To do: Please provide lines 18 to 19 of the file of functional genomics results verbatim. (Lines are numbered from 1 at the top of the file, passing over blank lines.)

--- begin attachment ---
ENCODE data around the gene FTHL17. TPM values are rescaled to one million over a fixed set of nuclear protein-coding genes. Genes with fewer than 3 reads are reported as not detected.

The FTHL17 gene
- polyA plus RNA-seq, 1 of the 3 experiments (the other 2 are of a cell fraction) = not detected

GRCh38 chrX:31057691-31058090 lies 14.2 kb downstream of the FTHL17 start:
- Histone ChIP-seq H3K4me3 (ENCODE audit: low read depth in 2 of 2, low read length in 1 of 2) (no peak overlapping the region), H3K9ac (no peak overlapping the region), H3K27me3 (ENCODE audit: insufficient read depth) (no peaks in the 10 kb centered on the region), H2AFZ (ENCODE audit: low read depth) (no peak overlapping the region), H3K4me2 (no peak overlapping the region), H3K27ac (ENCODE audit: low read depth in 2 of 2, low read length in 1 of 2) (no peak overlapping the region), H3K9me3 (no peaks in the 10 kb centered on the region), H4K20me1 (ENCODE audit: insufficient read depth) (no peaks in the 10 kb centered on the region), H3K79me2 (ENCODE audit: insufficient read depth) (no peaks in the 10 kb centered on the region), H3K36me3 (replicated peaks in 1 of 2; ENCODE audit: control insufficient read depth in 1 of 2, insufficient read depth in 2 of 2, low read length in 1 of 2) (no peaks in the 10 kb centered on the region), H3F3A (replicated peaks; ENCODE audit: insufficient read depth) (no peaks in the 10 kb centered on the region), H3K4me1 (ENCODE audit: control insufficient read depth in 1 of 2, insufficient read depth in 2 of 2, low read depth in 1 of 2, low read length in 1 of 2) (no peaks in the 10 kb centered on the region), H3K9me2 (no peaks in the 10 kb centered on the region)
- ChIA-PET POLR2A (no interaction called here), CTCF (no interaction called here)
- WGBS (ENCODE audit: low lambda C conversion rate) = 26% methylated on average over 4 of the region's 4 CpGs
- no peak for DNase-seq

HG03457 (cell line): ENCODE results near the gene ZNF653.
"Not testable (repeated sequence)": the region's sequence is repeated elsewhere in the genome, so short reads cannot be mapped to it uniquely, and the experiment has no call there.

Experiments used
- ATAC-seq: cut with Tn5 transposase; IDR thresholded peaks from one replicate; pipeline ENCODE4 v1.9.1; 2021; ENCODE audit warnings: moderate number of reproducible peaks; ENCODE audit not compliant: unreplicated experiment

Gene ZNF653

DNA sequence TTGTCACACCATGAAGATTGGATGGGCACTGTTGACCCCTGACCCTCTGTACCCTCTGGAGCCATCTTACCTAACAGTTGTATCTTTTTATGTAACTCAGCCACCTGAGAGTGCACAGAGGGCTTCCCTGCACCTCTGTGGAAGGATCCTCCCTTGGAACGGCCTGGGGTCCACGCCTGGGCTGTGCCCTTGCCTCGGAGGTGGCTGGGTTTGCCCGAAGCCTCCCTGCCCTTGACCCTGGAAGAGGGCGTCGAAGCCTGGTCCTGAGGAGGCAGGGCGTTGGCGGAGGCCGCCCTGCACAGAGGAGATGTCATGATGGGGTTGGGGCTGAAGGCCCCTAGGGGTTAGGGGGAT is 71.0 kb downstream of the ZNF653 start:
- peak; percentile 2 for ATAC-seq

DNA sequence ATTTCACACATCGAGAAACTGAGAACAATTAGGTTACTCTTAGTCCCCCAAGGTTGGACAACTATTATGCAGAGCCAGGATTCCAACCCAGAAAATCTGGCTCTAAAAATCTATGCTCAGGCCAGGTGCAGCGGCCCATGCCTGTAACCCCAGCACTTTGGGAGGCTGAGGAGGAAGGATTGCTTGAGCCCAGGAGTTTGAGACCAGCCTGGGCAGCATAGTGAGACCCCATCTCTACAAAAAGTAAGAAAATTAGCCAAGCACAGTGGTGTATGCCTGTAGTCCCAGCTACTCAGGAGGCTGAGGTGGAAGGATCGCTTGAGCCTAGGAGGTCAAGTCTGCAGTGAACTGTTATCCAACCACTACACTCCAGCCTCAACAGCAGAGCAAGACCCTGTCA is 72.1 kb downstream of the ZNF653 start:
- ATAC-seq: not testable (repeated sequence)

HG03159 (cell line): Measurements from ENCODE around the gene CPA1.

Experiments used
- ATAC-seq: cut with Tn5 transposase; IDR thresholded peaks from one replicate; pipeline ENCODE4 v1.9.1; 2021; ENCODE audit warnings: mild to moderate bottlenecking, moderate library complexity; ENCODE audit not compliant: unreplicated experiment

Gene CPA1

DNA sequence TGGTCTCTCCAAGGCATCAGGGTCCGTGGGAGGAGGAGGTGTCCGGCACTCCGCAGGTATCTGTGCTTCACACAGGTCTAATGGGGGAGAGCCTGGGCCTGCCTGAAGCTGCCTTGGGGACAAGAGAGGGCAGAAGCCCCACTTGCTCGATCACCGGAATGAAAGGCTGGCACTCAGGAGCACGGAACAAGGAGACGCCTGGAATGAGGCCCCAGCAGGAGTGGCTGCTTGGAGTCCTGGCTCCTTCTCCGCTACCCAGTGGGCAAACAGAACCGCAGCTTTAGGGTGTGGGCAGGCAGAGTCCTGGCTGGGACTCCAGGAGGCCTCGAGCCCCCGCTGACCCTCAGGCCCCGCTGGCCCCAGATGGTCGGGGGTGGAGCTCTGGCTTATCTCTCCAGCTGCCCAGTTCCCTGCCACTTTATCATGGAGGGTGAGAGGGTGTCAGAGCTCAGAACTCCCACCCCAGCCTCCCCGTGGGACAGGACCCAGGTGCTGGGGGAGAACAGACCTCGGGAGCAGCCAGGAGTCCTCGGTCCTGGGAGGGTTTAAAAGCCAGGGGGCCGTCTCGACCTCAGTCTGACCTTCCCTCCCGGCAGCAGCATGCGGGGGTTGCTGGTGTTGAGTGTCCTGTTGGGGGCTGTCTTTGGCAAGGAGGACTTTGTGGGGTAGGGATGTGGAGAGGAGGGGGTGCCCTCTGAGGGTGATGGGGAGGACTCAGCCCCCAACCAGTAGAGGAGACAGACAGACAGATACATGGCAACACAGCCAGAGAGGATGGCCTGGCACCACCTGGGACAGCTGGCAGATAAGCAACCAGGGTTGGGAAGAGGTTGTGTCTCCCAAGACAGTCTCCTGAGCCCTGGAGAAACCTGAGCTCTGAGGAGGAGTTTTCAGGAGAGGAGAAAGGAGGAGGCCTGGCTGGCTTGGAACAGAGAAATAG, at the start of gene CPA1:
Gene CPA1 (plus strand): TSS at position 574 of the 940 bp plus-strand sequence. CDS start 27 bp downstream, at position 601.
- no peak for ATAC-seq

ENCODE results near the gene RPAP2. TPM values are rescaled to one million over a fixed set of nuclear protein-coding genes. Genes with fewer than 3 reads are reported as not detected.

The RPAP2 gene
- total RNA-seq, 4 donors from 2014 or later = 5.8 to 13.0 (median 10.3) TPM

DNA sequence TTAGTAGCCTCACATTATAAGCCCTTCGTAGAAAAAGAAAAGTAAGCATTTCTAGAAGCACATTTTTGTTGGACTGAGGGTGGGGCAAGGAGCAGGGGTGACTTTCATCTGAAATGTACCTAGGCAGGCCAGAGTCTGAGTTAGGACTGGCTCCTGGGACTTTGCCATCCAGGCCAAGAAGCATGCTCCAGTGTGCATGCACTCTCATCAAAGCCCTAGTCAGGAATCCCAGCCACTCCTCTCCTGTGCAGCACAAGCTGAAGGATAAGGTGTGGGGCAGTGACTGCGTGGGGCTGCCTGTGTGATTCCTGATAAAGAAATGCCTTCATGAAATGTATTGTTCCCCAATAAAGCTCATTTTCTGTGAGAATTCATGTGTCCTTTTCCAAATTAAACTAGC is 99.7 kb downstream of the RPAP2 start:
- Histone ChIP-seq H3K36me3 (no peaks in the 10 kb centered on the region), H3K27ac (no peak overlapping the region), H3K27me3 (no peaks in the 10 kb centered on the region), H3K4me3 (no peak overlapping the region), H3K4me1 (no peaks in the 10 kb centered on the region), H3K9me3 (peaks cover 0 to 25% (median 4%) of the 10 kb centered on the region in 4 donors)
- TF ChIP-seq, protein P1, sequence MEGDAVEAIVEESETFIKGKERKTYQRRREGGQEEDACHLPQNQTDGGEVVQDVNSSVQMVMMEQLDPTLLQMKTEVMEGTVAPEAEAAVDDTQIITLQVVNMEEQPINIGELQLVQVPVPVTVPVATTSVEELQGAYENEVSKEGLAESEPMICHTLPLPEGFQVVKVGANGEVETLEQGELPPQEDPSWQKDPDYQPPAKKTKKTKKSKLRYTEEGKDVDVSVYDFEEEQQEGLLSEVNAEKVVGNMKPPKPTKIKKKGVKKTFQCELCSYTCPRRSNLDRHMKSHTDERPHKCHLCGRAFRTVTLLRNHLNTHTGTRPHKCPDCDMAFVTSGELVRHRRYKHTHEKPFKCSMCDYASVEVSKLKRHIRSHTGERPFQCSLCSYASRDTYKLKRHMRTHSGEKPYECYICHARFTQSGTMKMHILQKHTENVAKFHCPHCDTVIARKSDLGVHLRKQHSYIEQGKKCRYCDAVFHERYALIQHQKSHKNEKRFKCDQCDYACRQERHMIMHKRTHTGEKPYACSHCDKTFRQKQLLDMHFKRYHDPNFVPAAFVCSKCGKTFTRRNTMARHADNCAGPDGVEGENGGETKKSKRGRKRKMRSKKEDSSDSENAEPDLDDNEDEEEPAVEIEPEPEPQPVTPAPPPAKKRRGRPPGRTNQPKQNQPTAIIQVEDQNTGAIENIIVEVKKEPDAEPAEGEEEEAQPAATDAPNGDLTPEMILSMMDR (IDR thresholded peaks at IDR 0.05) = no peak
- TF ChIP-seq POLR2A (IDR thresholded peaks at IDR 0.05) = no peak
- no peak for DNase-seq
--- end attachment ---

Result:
HG03159 (cell line): Measurements from ENCODE around the gene CPA1.

Experiments used